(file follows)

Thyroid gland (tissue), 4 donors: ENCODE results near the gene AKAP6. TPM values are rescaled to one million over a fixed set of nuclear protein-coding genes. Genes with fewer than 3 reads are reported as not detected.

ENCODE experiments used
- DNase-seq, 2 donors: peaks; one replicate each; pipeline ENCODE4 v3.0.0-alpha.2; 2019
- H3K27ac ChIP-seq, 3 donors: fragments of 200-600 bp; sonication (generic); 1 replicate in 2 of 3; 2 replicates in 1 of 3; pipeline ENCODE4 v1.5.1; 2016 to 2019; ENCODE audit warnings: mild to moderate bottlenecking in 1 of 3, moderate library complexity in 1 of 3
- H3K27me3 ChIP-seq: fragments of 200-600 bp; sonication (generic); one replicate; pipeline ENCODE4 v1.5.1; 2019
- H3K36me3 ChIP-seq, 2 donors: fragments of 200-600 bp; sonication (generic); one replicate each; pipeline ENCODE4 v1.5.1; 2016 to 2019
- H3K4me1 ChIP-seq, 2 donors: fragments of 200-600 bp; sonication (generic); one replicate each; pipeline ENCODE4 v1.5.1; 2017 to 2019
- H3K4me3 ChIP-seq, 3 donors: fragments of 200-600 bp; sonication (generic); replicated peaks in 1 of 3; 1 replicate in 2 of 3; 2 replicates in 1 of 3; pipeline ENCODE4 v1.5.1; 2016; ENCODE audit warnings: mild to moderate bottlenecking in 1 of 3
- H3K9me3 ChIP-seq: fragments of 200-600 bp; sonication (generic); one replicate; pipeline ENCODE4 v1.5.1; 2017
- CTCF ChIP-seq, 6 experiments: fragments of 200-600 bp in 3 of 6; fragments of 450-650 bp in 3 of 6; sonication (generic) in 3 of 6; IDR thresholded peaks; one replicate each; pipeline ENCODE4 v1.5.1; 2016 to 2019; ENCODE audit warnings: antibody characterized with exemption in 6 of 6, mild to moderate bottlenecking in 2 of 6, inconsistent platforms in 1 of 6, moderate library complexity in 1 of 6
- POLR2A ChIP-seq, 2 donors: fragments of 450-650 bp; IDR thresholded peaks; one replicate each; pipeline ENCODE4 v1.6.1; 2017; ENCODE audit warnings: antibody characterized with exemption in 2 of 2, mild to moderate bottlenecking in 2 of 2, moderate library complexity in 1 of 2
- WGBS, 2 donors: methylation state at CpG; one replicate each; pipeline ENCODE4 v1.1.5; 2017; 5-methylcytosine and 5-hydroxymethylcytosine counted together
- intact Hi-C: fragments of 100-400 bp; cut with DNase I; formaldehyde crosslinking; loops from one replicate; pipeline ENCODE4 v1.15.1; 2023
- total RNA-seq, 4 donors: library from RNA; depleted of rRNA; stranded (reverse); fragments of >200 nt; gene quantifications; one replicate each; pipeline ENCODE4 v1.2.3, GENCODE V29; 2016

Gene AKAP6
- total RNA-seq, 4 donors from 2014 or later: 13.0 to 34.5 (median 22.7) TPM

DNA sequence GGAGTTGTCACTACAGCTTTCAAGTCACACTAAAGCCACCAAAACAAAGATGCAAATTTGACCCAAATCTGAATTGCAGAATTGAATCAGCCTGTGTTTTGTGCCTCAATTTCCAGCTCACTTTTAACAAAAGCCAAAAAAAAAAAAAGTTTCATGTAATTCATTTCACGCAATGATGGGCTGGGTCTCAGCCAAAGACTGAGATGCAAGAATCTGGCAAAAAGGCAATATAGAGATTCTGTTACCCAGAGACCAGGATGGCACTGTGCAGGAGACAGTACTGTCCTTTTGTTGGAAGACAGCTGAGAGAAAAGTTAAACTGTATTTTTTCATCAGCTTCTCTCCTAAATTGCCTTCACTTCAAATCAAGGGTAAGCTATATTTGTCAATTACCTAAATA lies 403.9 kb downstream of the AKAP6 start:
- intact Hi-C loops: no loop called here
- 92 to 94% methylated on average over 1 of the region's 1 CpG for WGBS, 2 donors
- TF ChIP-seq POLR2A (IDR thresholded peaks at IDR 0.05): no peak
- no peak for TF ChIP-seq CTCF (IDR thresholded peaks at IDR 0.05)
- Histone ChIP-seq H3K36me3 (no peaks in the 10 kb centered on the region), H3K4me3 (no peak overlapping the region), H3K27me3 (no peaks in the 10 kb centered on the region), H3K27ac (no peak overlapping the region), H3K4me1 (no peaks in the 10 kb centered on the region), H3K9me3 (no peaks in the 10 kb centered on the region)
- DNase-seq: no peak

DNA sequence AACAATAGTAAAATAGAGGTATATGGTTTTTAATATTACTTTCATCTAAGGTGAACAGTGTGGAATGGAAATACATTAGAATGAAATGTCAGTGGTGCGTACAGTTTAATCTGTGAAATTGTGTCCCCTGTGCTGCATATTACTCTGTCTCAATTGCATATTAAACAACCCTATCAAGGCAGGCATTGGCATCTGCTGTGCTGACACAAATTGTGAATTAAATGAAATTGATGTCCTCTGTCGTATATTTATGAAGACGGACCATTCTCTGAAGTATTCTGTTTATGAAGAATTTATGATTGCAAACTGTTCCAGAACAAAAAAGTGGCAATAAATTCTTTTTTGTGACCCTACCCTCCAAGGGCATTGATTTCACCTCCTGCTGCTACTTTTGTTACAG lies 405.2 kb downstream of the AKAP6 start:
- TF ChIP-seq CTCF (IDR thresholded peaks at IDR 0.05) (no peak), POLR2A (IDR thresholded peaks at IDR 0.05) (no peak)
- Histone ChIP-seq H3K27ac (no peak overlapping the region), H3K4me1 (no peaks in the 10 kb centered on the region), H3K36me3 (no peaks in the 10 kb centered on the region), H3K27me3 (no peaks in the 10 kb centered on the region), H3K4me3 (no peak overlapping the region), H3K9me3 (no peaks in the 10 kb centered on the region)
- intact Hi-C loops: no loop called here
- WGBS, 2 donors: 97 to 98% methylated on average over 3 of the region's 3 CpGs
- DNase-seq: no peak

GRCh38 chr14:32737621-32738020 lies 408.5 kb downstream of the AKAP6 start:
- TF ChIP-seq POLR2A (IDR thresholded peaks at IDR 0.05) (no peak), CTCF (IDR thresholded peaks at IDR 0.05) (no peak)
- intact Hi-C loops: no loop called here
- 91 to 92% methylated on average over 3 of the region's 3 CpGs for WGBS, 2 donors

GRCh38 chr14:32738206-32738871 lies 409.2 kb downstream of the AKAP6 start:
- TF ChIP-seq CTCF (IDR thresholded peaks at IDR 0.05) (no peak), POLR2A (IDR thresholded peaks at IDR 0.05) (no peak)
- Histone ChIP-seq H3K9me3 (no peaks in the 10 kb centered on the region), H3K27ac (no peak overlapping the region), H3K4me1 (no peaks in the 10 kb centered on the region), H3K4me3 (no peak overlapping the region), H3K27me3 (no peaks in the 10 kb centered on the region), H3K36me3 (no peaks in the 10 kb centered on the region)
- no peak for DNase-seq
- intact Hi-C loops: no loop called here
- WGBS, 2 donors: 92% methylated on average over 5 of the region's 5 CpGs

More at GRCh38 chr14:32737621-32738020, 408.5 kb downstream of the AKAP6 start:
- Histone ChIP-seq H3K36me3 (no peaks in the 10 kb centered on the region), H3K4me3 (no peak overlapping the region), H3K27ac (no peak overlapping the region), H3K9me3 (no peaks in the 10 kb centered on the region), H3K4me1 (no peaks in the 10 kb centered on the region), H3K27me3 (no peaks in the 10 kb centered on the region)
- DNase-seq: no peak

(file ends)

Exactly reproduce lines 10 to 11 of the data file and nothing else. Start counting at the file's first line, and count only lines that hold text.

- CTCF ChIP-seq, 6 experiments: fragments of 200-600 bp in 3 of 6; fragments of 450-650 bp in 3 of 6; sonication (generic) in 3 of 6; IDR thresholded peaks; one replicate each; pipeline ENCODE4 v1.5.1; 2016 to 2019; ENCODE audit warnings: antibody characterized with exemption in 6 of 6, mild to moderate bottlenecking in 2 of 6, inconsistent platforms in 1 of 6, moderate library complexity in 1 of 6
- POLR2A ChIP-seq, 2 donors: fragments of 450-650 bp; IDR thresholded peaks; one replicate each; pipeline ENCODE4 v1.6.1; 2017; ENCODE audit warnings: antibody characterized with exemption in 2 of 2, mild to moderate bottlenecking in 2 of 2, moderate library complexity in 1 of 2